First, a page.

Air Independent Propulsion; Silent Submarines with Stirling Engines

DOI : 10.17577/IJERTV5IS090242

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Air Independent Propulsion; Silent Submarines with Stirling Engines

Mohammed Shibil Kurikkal MP Dept of Mechanical Engineering College of Engineering Munnar (Affiliated to CUSAT university) Kerala, India

Abstract- Air Independent propulsion deals with powering a submarine without access to atmosphere or air. As we know that every diesel engine needs access to an air supply to work. So, a submarine using diesel engine stores air in tanks to maneuver underwater. So, the submarine has to resurface after every fixed interval in order to refill the air(oxygen) supply. This makes it difficult to have long stealthy operations under water in a submarine. It is true that a nuclear submarine can stay underwater for months. But, a nuclear powered submarine needs constant pumping of cooling water inside out, causing a lot of pumps to run which in turn causes a lot of vibration. Also the installation of an entire nuclear reactor makes the whole submarine a significantly large in size. So, it cannot be used for silent and stealthy operations. The paper deals with the application of stirling engine, one of the important AIP system, in a submarine.

KeywordsSubmarine, AIP, Stirling Cycle, Stirling Engine.


A submarine is a watercraft which has the capability to maneuver under water. It has a basic structure which is a long cylindrical tube with conical or hemispherical ends. A submarine uses typical principle of buoyancy to move on the surface of water and beneath the water surface in the depths of sea. The submarine design is a long and elaborate process with a lot of constraints. The design involves the optimization of a lot of factors like propulsion technology, carrying capacity, weapon capacity, maneuvering capacity and design aspects. All these factors has to be optimized without compromising the size of the whole system.


A stirling engine is an engine that utilizes the stirling cycle as its working cycle. It is a combination of a refrigeration system and an IC engine with the merits of both the systems. A stirling system is best known for its high efficiency which is so close to the ideal value of almost 50 percent.

Image Reference: Wikipedia

The working of any stirling cycle is a four step process as of any other cycle like the Otto or Diesel cycle. But the processes are different and the greatest difference is that all the processes are practically reversible. Initially, the working fluid will have a greater contact with the hot side heat exchanger. Since the hot side heat exchanger is a high heat source, it will provide heat which is absorbed by the working fluid. This absorption of heat makes the working fluid to expand and thereby occupy more volume. This expansion will push the pistons further move outwards from the cylinder. It is to be noted that the regenerator absorbs the heat from the hot gas going into the cold cylinder. The expansion of hot working fluid makes the fluid to fill the cold cylinder too.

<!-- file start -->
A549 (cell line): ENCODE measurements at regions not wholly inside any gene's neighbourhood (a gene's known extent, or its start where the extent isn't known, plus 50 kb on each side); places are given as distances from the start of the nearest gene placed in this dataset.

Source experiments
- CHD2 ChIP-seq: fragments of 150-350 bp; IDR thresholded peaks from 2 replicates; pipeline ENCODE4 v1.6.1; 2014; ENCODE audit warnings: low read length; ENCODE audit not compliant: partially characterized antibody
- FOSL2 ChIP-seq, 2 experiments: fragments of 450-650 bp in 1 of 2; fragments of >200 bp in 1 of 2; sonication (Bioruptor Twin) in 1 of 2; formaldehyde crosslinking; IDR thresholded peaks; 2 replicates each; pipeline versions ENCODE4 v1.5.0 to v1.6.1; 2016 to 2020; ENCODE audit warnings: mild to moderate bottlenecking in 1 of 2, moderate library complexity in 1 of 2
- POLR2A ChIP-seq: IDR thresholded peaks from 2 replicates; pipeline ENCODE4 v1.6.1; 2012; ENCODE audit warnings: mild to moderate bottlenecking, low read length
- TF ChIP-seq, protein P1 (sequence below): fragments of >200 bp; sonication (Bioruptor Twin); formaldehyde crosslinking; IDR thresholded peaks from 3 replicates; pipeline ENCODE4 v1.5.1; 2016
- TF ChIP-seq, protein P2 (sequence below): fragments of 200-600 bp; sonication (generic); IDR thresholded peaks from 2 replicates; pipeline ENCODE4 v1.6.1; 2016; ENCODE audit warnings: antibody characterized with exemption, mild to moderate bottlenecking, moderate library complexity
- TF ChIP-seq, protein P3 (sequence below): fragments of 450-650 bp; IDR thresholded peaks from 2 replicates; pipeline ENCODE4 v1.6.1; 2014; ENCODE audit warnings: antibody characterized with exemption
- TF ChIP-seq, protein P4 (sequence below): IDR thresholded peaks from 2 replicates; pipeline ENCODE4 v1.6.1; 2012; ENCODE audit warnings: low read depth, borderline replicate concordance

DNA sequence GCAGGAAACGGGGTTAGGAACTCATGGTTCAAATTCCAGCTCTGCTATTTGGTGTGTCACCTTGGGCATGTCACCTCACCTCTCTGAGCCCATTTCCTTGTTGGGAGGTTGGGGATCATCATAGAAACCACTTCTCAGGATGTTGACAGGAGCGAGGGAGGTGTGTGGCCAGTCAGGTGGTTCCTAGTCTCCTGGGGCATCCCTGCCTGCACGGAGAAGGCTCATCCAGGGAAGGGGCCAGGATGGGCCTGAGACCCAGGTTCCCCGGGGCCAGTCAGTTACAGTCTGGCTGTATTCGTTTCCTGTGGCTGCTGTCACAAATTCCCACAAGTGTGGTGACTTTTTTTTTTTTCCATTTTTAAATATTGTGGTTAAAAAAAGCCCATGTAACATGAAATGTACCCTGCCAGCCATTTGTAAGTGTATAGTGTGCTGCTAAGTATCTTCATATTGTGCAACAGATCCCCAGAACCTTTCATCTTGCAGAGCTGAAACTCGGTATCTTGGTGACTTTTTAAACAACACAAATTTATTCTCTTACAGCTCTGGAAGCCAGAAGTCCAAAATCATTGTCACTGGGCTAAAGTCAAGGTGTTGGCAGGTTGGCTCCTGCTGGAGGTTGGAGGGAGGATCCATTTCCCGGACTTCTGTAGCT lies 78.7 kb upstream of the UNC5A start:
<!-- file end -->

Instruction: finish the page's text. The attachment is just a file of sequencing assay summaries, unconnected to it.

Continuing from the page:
Now, the flywheel motion makes the hot side piston to move inwards compressing the fluid a little bit. The second thing that the flywheel does is reducing the area of contact between hot side heat exchanger and working fluid leaving the working fluid to have a greater contact with the cold side heat exchanger. This will lead to the heat loss from the working fluid into the sink. The heat loss will lead to a drop in temperature and thereby a drop in the volume. The drop in volume provides a compressing effect and will force the pistons to move inwards. The movement of pistons inwards is same as the upward stroke in an IC engine. The reduction in volume or the compression of working fluid continues as long as the contact between working fluid and cold side heat exchanger is higher than that of working fluid and hot side heat exchanger.

The flywheel, which is still rotating will make the hot side piston to move outward again or in other words, the flywheel will force the piston outwards leaving the working fluid to have more contact with the walls of the hot side heat exchanger. This will cause the gas to expand again and this process continues. It may also be noted that the working fluid will take up heat from the regenerator along with the heat from the heat source in order to expand. In short, the stirling engine uses the temperature difference between the heat source and heat sink as input in order to produce the output work.